Sadly, people may often cheer you on towards the things that hurt us, but Loki didn't bite. He doesn't rattle on a speech about his status or pride. He realizes this is something that is dangerous and not worth the fight and he decides to bounce. You may look at this as cowardly, but in reality, this is some of the same instruction we are given in scripture when we are faced with temptation.

"Flee the evil desires of youth and pursue righteousness, faith, love and peace, along with those who call on the Lord out of a pure heart." - 2 Timothy 2:22.

"Flee from sexual immorality. All other sins a person commits are outside the body, but whoever sins sexually, sins against their own body." - 1 Corinthians 6:18.

"Therefore, my dear friends, flee from idolatry." - 1 Corinthians 10:14.

"But you, man of God, flee from all this, and pursue righteousness, godliness, faith, love, endurance and gentleness." - 1 Timothy 6:11.

When we know that things are prone to bring us unwanted temptation, and that there are things that have defeated us in the past and aren't worth the risk, you aren't being afraid in running from them. That’s being wise. The fact that Loki saw Hulk and recognized the threat shows growth. When we see things that are a threat to us and recognize it, that's growth, too. Far too often we run towards the things that bring us our own destruction rather than running from them. Have you ever been around gunfire? I was riding my bike at night once and happened to ride by a shooting, and I heard the terrifying sound of 5 shots ringing through the night in rapid succession. I called 911 and pedaled harder than I ever had in my life. It wasn't cowardice; it was that I was recognizing a danger. There was something that could destroy me. It was a situation I had no obligation to participate in, so I fled.

I love the fact that the Bible uses the term flee. It doesn't simply say turn away from. It doesn't say look the other way. It says flee. Run for your flipping life! Loki learned this lesson, and I hope that we can as well.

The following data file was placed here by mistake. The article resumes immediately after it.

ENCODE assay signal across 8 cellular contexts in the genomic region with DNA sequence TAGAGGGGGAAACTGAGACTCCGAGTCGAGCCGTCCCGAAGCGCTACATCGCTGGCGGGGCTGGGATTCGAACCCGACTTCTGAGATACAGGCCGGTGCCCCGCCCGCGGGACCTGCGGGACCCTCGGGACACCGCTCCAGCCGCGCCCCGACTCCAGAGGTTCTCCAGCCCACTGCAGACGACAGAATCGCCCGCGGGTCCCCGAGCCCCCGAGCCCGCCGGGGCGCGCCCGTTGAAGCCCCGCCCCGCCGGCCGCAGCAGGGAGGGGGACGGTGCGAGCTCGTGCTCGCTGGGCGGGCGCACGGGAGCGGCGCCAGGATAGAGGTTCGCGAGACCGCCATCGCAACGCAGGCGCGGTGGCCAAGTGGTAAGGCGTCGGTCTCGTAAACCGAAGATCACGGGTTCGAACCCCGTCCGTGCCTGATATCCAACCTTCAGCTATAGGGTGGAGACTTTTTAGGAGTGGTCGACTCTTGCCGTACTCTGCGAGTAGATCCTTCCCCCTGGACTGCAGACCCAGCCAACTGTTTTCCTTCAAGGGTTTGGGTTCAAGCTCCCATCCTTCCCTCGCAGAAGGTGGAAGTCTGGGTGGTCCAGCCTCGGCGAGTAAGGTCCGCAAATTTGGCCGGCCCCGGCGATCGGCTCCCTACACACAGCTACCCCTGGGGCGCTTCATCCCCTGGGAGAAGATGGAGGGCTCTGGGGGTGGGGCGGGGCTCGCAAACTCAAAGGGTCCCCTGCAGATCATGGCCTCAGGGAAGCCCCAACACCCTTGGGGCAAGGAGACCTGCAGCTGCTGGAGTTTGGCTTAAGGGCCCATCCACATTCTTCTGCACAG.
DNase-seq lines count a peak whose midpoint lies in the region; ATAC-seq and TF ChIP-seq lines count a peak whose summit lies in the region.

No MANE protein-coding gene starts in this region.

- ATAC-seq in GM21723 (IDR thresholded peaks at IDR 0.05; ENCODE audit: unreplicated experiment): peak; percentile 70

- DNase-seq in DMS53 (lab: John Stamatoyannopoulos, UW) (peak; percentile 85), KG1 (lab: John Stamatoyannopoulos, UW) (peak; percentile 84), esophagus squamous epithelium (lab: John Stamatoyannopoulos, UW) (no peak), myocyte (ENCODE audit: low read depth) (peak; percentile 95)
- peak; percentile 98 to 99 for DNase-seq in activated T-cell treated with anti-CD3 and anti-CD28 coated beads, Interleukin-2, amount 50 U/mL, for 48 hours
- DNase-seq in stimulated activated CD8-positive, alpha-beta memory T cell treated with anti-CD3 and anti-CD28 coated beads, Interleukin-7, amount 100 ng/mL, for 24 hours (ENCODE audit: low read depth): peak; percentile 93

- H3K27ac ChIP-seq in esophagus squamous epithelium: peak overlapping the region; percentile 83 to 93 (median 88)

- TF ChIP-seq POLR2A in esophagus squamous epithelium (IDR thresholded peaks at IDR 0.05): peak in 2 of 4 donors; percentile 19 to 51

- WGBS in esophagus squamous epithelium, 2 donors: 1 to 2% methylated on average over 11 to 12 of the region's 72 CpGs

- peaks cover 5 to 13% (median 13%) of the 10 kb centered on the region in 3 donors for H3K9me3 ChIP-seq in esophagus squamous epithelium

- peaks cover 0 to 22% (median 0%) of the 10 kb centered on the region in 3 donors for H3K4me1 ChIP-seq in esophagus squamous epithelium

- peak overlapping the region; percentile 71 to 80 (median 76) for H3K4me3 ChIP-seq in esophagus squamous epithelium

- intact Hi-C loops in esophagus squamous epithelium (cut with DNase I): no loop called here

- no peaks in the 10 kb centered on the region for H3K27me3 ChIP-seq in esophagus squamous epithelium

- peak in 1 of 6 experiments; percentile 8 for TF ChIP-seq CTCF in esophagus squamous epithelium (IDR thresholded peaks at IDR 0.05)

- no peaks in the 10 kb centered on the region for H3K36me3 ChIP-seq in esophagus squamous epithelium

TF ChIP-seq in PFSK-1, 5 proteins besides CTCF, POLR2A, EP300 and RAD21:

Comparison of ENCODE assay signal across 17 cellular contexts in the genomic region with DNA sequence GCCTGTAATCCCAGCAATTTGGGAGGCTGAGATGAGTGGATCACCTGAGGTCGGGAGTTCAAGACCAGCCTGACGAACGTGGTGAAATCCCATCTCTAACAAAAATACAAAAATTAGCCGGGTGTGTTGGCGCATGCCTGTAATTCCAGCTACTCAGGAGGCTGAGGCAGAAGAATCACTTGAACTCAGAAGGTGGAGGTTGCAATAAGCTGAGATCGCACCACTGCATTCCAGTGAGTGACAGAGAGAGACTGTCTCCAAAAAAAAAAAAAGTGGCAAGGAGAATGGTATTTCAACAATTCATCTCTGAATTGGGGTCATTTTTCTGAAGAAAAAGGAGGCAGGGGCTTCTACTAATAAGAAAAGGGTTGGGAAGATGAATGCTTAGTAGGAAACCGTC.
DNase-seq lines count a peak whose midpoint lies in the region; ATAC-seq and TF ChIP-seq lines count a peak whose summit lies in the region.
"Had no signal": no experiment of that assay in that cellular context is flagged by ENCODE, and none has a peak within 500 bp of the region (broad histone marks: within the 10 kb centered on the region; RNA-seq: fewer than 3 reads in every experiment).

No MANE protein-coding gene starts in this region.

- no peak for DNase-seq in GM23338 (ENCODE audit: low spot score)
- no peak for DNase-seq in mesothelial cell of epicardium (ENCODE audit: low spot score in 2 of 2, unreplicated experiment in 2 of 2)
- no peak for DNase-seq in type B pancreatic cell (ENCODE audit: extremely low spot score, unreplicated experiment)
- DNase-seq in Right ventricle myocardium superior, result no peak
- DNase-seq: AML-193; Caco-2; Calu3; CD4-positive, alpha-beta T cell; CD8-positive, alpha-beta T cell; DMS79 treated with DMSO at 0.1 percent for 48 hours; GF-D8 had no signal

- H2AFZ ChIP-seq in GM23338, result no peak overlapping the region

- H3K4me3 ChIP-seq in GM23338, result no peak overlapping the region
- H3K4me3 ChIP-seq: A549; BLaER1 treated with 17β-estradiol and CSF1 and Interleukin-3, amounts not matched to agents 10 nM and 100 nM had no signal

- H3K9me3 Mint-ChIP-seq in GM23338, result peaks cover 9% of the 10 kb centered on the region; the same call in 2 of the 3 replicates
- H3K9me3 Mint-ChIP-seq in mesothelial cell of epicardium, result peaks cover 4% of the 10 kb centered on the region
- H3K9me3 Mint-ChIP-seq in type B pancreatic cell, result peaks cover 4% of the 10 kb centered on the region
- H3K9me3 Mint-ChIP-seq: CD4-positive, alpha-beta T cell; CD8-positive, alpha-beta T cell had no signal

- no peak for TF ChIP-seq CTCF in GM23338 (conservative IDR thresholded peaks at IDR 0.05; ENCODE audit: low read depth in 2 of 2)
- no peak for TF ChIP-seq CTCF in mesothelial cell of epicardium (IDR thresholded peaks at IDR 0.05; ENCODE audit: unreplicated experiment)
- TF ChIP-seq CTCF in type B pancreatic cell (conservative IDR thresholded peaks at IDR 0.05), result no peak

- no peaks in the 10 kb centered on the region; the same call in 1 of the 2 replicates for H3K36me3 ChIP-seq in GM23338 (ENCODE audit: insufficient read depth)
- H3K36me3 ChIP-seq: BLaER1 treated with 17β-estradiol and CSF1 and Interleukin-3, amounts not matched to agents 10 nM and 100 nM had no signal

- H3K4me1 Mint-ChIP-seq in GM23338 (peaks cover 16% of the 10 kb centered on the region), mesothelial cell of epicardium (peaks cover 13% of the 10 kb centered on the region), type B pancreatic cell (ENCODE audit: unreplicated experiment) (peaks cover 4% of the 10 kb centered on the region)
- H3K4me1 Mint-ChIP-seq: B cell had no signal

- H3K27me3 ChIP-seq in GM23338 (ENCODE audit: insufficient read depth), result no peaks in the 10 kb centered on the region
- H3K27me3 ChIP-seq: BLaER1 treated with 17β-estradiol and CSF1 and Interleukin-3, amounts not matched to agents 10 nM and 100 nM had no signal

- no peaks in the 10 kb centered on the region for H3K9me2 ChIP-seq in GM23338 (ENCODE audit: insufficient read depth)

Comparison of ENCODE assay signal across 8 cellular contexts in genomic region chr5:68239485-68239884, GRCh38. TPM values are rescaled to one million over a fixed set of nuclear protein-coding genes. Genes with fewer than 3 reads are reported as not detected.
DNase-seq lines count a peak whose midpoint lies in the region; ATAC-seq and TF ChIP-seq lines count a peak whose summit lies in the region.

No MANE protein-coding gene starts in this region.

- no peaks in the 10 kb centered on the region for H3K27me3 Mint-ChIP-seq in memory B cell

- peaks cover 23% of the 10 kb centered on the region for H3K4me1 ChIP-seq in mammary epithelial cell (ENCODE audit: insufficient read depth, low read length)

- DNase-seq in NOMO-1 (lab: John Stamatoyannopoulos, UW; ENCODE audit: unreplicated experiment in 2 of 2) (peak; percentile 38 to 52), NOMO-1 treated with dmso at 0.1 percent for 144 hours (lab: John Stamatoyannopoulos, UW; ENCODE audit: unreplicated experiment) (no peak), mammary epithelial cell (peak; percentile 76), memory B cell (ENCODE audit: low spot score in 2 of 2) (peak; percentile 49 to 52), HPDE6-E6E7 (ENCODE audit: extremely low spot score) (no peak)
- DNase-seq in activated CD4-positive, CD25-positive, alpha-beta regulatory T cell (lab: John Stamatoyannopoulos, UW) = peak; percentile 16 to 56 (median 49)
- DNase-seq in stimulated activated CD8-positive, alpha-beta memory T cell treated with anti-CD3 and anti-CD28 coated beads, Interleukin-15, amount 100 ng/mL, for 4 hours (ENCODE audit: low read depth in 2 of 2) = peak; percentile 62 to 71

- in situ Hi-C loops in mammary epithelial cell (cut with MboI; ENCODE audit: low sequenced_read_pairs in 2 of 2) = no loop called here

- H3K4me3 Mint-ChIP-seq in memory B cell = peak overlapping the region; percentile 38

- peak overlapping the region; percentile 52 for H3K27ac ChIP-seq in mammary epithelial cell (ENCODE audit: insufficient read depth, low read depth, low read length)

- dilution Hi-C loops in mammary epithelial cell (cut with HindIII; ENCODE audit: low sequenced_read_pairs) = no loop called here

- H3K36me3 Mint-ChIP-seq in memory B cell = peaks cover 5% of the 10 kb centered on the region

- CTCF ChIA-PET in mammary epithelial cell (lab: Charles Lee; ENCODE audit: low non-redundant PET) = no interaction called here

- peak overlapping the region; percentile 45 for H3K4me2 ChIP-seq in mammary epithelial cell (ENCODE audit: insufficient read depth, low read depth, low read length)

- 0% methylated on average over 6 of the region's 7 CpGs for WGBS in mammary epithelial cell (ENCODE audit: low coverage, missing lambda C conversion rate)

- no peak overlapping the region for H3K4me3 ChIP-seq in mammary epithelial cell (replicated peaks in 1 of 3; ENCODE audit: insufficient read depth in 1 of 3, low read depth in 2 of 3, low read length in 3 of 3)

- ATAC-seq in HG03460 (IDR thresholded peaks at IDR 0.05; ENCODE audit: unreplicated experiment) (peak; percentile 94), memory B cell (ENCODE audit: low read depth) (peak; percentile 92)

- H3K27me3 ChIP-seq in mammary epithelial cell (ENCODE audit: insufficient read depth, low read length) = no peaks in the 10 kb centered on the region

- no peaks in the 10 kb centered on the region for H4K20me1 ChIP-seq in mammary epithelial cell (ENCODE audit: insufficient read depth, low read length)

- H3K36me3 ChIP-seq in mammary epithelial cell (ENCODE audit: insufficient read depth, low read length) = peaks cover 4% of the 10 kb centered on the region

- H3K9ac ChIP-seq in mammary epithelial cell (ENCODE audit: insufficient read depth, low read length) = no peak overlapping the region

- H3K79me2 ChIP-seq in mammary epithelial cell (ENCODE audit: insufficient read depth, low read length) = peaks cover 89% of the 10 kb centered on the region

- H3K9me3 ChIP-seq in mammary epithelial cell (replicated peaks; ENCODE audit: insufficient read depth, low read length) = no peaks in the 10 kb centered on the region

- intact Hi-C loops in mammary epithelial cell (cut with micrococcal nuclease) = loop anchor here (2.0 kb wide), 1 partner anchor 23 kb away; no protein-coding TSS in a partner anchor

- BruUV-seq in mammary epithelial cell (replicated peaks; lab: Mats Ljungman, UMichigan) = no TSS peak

We also need to make an effort to watch out for others when they are caught up in the same sins, temptations, and struggles that we are. So often, we see people heading into the same dangerous paths we are, and we just sit back and watch them get taken down. Obviously in the case of Loki, there was nothing he could have done to intervene in the fight between Thor and Hulk, but he did have the completely wrong attitude. When Thor underestimated Hulk, he too got the "puny god" treatment. Hulk grabbed Thor by the ankles and smashed him into the ground over and over. Loki, elated with satisfaction, leapt to his feet and screamed "YES! That's how it feels!" This is obviously not the attitude we need to possess when we see our brothers and sisters struggling with things that have taken us down. James and Paul paint a better picture.

"Brothers and sisters, if someone is caught in a sin, you who live by the Spirit should restore that person gently. But watch yourselves, or you also may be tempted. Carry each other’s burdens, and in this way you will fulfill the law of Christ." - Galatians 6:1-2.

"My brothers and sisters, if one of you should wander from the truth and someone should bring that person back, remember this: Whoever turns a sinner from the error of their way will save them from death and cover over a multitude of sins." - James 5:19-20.

Temptation and sin are a Hulk of a problem. Don't underestimate them. If you've been taken down before, don't let it take you down again. When you see them, run. When you see other people in the same position, help. If you aren't able to help in the time of their struggle, help restore them after they have fallen.